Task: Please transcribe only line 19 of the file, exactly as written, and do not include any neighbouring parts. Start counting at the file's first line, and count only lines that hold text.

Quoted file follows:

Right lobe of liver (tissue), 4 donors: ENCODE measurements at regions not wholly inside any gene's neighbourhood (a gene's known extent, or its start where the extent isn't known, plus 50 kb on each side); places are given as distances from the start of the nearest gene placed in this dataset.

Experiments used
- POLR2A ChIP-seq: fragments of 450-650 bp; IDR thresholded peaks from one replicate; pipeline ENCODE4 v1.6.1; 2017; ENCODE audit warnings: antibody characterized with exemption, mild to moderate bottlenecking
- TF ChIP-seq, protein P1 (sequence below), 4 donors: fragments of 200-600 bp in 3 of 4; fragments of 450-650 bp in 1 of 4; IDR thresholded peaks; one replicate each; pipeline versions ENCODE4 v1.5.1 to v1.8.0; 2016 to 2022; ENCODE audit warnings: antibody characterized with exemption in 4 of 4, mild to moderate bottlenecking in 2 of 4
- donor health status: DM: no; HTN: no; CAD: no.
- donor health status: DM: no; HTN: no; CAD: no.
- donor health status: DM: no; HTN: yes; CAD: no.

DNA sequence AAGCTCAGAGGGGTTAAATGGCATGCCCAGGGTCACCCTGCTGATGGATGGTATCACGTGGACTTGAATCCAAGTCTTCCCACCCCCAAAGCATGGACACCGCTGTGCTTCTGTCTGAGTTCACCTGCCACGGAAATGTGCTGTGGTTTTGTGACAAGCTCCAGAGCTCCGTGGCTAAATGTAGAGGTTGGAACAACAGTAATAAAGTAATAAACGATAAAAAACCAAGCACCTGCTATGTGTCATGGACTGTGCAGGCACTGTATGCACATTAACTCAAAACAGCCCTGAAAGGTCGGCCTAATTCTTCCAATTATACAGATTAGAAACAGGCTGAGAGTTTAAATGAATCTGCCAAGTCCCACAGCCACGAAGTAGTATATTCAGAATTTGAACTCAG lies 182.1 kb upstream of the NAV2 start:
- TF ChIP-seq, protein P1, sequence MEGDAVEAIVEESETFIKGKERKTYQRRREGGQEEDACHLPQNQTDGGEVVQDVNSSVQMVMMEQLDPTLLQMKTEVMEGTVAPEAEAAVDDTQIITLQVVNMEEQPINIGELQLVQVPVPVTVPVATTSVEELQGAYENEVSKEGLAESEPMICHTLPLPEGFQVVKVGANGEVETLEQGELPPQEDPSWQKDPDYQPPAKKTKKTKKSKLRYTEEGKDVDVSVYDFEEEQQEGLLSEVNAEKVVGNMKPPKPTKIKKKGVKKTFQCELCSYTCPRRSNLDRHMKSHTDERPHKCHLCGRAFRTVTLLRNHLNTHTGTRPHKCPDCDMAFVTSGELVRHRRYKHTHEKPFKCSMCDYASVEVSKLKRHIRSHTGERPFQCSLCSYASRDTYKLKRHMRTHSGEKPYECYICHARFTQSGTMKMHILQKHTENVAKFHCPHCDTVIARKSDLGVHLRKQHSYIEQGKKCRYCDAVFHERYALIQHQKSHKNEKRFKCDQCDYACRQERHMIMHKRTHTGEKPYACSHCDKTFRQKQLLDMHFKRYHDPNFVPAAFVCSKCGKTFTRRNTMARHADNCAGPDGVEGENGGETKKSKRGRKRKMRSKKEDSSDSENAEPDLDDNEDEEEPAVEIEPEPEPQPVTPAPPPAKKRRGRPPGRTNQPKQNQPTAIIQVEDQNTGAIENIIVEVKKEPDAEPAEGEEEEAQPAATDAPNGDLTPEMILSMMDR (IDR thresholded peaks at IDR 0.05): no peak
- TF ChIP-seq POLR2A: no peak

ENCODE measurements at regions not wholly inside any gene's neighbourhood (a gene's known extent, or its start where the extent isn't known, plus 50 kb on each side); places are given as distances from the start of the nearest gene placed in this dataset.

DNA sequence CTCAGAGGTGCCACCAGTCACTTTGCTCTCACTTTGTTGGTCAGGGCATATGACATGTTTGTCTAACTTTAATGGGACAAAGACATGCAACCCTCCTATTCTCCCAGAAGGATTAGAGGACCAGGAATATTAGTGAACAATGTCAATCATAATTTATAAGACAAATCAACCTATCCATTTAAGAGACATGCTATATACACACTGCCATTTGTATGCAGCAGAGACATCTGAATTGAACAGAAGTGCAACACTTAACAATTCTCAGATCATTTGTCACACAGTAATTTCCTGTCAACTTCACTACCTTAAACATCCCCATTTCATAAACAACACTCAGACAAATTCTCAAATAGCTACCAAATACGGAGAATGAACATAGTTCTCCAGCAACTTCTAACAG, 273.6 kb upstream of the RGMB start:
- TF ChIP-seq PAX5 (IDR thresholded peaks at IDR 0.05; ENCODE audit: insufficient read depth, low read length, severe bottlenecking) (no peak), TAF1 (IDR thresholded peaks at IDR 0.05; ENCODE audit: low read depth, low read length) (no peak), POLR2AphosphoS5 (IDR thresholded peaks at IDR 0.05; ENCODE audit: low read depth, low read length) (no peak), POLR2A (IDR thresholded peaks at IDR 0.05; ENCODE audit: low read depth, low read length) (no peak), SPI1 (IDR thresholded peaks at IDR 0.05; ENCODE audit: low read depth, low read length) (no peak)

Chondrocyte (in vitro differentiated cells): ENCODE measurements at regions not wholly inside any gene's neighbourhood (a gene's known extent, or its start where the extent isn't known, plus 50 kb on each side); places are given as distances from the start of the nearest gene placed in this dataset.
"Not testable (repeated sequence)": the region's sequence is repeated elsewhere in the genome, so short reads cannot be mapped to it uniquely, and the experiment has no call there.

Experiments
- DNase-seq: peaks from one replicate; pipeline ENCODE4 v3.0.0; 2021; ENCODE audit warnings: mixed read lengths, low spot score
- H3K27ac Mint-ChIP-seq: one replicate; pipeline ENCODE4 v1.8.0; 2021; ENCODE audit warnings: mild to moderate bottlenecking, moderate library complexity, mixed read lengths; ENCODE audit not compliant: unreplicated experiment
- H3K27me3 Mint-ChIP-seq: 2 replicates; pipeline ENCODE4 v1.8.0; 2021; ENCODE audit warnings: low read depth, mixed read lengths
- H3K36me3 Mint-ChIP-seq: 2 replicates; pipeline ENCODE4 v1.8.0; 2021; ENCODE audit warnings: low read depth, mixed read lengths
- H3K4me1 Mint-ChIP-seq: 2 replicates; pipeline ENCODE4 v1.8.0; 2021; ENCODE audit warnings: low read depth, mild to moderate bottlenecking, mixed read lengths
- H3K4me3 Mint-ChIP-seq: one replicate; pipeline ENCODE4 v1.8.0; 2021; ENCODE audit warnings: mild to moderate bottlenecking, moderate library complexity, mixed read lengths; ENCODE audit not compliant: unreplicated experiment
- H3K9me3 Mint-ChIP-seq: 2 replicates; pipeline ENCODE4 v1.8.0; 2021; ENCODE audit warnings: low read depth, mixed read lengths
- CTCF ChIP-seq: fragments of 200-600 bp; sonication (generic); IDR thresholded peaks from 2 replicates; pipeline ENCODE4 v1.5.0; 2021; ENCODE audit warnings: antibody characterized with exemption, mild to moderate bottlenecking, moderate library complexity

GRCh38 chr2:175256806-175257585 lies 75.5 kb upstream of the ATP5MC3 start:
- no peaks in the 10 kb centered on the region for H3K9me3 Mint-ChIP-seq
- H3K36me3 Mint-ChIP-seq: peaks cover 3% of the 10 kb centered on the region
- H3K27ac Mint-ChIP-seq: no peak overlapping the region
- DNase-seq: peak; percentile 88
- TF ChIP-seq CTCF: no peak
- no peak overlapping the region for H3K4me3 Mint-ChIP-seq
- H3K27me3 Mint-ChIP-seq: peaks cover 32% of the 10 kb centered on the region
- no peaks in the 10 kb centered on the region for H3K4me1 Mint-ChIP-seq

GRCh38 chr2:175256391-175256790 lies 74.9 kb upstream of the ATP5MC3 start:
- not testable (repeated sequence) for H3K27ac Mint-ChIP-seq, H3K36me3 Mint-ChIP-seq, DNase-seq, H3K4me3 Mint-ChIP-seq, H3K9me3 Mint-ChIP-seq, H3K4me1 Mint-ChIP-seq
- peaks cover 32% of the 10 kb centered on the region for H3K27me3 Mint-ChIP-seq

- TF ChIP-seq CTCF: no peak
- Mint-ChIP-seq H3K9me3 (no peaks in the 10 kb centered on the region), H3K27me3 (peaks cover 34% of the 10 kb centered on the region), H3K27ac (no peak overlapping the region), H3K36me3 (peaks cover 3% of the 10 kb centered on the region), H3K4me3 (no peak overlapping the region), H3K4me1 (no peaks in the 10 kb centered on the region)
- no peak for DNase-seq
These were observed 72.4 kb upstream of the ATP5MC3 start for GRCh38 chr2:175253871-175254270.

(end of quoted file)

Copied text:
- H3K27me3 Mint-ChIP-seq: 2 replicates; pipeline ENCODE4 v1.8.0; 2021; ENCODE audit warnings: low read depth, mixed read lengths